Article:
BBC TV Weather Creates a Nation of Geowankers

BBC TV Weather Creates a Nation of Geowankers

Yes I’m writing about the weather. I’ll try to make it interesting.

BBC TV has replaced its sturdy icon based forecast maps, with 3d flythrough cell level animated weather maps. This type of system has been de norm of local US new broadcasts for a couple years (ACCU-Weather!). Predictably, there is a public backlash (collected at What do you think of the new look weather?), but some of it is quite measured, even leaning towards hardcore infovis- and geo- geek discussion of visual information density, projections and ground feature labelling. For instance, what are the political repercussions of a southerly oblique projection of the UK, making southern England appear larger, and Scotland smaller. Yet the most common complaint is the post-nuclear wasteland brown color of the land surface — England is green, they cry! (I don’t know, seems pretty dull and brown from my current vantage point). Pensioners complain of vertigo watching the weather, and others call for the return of the pre-digital magnetic icons.

I don’t understand English weather at all, no one does. It’s position right in the path of ever shifting North Atlantic air currents; and it will only get more strange with climate change (the fish are already heading north). Winds can come from any direction on the coast, and I’ve seen it shift 180 in a single day, reeking havoc on the power kite (better to check the inforich wind profile at xcweather). Compared to the Bay Area, were an easterly is almost unheard of. Watched a program on the hurricane which hit southern England in 1987, closing the stock market leading into Black Monday (don’t need chaos or complexity theory to see the underlying systematic similarities of weather and finance here).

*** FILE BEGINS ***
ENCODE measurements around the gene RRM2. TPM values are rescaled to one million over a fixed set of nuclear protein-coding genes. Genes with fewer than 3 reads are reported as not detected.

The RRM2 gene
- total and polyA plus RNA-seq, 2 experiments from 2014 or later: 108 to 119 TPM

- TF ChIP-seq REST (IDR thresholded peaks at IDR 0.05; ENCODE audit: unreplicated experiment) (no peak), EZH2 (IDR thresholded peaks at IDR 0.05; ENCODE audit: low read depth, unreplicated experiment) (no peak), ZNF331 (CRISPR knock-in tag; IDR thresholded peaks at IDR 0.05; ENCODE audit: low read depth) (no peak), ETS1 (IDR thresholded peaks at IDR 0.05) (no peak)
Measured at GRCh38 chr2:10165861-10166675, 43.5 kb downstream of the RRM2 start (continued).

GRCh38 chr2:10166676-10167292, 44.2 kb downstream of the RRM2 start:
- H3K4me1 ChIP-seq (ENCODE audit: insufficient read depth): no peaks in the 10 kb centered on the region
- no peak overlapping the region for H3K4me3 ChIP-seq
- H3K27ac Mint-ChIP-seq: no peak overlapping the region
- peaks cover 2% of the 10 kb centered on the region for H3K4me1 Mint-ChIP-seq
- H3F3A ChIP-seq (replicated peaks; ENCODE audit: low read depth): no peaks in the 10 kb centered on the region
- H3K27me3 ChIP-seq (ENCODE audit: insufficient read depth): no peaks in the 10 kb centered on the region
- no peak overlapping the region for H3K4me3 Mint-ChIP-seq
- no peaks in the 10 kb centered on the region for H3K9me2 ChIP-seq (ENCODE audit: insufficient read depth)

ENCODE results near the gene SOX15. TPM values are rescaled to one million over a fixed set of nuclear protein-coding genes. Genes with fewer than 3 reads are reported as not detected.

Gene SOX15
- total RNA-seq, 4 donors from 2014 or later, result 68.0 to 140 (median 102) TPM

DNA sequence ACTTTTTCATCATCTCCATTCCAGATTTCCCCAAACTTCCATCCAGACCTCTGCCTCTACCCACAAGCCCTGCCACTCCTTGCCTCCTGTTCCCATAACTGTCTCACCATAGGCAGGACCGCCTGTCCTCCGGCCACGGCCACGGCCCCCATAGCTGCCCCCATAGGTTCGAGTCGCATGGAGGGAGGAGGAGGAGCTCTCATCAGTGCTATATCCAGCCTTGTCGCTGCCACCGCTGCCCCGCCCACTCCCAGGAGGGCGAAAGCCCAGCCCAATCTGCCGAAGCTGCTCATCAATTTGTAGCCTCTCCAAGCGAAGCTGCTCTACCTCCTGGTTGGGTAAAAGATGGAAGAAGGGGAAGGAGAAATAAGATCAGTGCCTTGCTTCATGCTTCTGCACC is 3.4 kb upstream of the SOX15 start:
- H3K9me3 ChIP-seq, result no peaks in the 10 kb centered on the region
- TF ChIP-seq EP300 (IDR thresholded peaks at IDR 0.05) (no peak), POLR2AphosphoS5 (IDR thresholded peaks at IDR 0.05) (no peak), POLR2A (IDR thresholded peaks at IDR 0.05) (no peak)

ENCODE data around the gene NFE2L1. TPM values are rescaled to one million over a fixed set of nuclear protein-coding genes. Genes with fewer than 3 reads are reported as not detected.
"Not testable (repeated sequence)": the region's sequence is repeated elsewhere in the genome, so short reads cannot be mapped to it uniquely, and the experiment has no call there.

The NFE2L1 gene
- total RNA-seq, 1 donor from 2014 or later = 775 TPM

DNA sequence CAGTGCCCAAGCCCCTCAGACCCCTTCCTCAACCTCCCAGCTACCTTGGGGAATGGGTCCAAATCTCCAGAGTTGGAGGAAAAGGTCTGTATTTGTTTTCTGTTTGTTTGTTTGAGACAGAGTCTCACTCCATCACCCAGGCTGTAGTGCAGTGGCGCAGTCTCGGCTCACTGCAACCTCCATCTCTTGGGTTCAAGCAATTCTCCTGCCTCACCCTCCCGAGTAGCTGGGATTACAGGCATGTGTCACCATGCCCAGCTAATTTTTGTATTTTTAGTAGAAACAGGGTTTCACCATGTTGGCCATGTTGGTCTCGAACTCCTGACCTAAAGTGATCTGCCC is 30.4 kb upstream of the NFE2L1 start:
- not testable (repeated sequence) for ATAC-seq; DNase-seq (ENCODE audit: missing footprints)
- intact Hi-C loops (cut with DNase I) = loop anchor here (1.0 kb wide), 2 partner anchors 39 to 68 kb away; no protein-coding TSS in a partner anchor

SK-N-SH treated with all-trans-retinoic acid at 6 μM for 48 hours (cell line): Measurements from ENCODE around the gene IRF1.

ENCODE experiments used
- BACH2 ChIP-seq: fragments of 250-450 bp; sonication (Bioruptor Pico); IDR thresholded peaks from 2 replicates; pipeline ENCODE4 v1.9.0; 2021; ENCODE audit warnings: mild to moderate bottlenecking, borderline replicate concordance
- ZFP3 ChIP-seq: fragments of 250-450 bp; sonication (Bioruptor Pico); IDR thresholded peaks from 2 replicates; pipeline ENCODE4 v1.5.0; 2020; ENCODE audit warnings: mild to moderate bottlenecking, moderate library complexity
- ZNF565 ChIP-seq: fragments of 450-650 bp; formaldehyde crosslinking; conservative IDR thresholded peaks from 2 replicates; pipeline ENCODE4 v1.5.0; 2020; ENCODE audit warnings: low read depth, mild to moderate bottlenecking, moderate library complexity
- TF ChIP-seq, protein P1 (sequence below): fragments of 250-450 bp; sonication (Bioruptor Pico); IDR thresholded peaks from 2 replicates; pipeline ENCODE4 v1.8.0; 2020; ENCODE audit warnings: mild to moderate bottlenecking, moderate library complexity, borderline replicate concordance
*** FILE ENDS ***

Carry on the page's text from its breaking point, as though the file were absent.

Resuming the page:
I’m the type of person who wants direct access to the Met Centre’s models, with depth discussion of simulation assumptions and parameters (one of the mapping hacks I contributed describes how to make animations of global weather conditions). Really the problem is that TV as it stands must satisfy all viewers with just one view. Kids want their weather through the XBOX with option to first person shoot the presenter, pensioners want stable icons over a green England, geeks want XML.

Which leads nicely into BBC Backstage. They have tantalizingly stubbed in something called the Postcoder API, suggesting all sorts of opengeodata possibilities. The travel feeds already contain latitude/longitude, so probably won’t be long til we see the obvious “pubs nearby where your train just broke down” application. There’s already with a huge amount of conversation on its mailing list, most of it off topic anyway (like the great idea to great a wiki-like gazateer starting from the GNS database that backs the geocoder. Could BBC Backstage become a focus for UK web developers, the BBC Micro of 2005?